Three times during the year in Key Stage 3 students undertake a ‘levelled test’ – to coincide with tracking and reporting to parents. These are marked in National Curriculum levels - 5a, 6c and so on.
In addition, Key Stage 3 pupils will also produce a pupil record of achievement at the end of every major project in which they identify strengths and weaknesses, as well as aims for the future. These will be kept by pupils in their sketchbooks and will always be available for parents to see.
All this information is reported back to parents three times a year in an annual report or Tracking.
In addition to teacher assessment, we believe it is important that pupils learn to evaluate their own and others work - assessment for learning. This is encouraged during lessons, through whole class discussion and by informal discussion between the teacher and the individual pupil. We see assessment for learning as a continuous initiative in which the information is used to plan individual development. It informs teaching and learning.
In Year 10 GCSE pupils are divided into 4 or 5 mixed ability groups depending on numbers. Groups are blocked together on the timetable and are taught for 5 hours every 2 weeks. The Art rooms are T4, T5, T6, T9 and T10. Students follow the OCR Art and Design unendorsed course. In Year 10 pupils get the chance to really study a topic in depth. Each project lasts at least half a term but some may last a little longer. Candidates may include drawing, painting, prints, collages, ceramics, design, textiles, photographs, written work, computer graphics and other 3-D materials in their projects. In fact they will be encouraged to use a variety of different materials and techniques. The purpose of doing all this is to find out where students strengths lay and to see which approaches they prefer to take. For example, many of our pupils observation work is strong, others prefer working in 3-D, and so on. This is good preparation for Year 11.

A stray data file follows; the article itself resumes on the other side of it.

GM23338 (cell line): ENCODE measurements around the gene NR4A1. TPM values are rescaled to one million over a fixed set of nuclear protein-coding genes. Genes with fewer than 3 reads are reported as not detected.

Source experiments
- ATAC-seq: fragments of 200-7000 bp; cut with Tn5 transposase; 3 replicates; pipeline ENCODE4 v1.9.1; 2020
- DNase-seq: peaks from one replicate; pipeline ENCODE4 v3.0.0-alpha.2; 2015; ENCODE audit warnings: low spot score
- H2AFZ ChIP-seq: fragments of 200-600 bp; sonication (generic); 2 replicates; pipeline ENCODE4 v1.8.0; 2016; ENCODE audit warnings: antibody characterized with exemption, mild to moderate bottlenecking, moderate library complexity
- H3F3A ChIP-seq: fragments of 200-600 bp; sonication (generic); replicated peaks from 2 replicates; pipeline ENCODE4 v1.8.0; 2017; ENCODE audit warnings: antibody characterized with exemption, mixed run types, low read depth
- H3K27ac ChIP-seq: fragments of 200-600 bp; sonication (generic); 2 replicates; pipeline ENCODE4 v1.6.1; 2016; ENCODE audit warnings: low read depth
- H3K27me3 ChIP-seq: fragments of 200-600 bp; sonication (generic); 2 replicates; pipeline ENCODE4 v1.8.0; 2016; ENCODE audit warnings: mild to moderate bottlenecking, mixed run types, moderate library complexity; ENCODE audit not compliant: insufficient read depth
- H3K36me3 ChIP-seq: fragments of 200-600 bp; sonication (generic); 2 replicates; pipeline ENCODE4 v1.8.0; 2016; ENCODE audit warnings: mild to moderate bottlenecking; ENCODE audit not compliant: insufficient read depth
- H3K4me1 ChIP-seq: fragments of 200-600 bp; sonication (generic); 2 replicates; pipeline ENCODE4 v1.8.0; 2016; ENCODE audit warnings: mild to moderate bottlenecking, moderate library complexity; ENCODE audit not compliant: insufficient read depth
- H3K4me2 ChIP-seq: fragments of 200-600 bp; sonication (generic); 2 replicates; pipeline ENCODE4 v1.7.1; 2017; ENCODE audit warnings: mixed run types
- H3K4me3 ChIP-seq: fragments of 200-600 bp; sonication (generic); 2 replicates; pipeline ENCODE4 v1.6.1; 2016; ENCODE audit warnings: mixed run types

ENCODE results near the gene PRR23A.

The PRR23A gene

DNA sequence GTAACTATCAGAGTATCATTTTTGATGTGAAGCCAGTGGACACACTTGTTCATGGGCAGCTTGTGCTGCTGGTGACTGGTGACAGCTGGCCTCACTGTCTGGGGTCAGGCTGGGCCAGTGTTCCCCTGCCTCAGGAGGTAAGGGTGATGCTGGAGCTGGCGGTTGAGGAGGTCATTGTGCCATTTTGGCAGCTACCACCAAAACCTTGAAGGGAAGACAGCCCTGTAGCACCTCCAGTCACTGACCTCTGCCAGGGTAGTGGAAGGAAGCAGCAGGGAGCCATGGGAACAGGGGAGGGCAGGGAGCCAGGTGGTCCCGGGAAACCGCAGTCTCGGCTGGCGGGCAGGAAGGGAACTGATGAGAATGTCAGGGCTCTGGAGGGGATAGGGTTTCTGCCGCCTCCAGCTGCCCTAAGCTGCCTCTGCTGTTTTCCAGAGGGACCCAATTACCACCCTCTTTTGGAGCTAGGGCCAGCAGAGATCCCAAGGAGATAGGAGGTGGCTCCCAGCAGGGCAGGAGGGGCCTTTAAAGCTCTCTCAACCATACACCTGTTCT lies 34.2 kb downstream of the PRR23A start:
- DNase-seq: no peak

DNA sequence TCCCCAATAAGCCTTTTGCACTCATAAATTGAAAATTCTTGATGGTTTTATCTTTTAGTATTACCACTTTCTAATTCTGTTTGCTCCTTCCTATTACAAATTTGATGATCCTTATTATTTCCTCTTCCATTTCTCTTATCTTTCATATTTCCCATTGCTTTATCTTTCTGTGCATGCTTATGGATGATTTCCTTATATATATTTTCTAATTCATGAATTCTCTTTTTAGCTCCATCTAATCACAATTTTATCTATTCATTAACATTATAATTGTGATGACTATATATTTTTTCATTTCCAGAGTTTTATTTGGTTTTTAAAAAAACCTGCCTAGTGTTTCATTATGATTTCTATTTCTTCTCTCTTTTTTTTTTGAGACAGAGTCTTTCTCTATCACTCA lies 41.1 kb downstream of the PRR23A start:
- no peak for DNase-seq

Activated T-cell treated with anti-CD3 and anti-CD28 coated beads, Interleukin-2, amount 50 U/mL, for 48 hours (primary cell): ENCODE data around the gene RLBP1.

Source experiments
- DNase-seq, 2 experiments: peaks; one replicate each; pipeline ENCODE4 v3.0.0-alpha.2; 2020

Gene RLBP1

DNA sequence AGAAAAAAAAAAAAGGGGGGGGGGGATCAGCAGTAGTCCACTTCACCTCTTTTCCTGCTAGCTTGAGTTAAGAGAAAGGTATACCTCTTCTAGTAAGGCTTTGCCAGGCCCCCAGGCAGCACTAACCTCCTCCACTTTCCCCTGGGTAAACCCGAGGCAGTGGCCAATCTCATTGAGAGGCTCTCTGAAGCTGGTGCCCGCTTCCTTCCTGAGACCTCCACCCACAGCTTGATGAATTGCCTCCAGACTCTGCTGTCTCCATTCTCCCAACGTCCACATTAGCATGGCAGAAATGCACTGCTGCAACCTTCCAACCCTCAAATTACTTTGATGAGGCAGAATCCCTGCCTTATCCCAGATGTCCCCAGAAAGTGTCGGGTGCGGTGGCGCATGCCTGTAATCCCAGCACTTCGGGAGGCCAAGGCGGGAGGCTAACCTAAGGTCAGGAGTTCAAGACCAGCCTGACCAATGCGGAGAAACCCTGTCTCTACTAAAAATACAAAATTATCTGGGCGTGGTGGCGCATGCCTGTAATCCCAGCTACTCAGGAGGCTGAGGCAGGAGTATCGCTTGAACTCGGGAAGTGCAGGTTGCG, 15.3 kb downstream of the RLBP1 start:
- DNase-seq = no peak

Last year the groups started Year 10 with a project which explored various aspects of African Art, they visited the British Museum in London before going on to make a range of (mainly) 2-D experiments which culminated in a large scale ceramics piece.
In the Summer Term, Year 10 students then developed their own self-identified brief.
Year 11 GCSE candidates have already covered the main topics and approaches in Year 10 and should by now have established where their strengths lay. After the first few weeks the rest of the year is devoted to giving each candidate the opportunity to develop their own ideas in an individual way, whilst at the same time trying to link it to previous studies. Whole class tasks are not set so each pupil must take the responsibility for setting his or her own schemes of work. This is especially true in the mock exam. Students are free to develop their own ideas in materials of their choice. This approach enables each pupil to develop in a way that is meaningful to them and not one that is directed by the teacher. Some pupils are quick to catch on to this method of teaching and learning. Others need more time and teacher assistance. At the beginning of the Summer Term each candidate will sit a 10 hour externally set examination.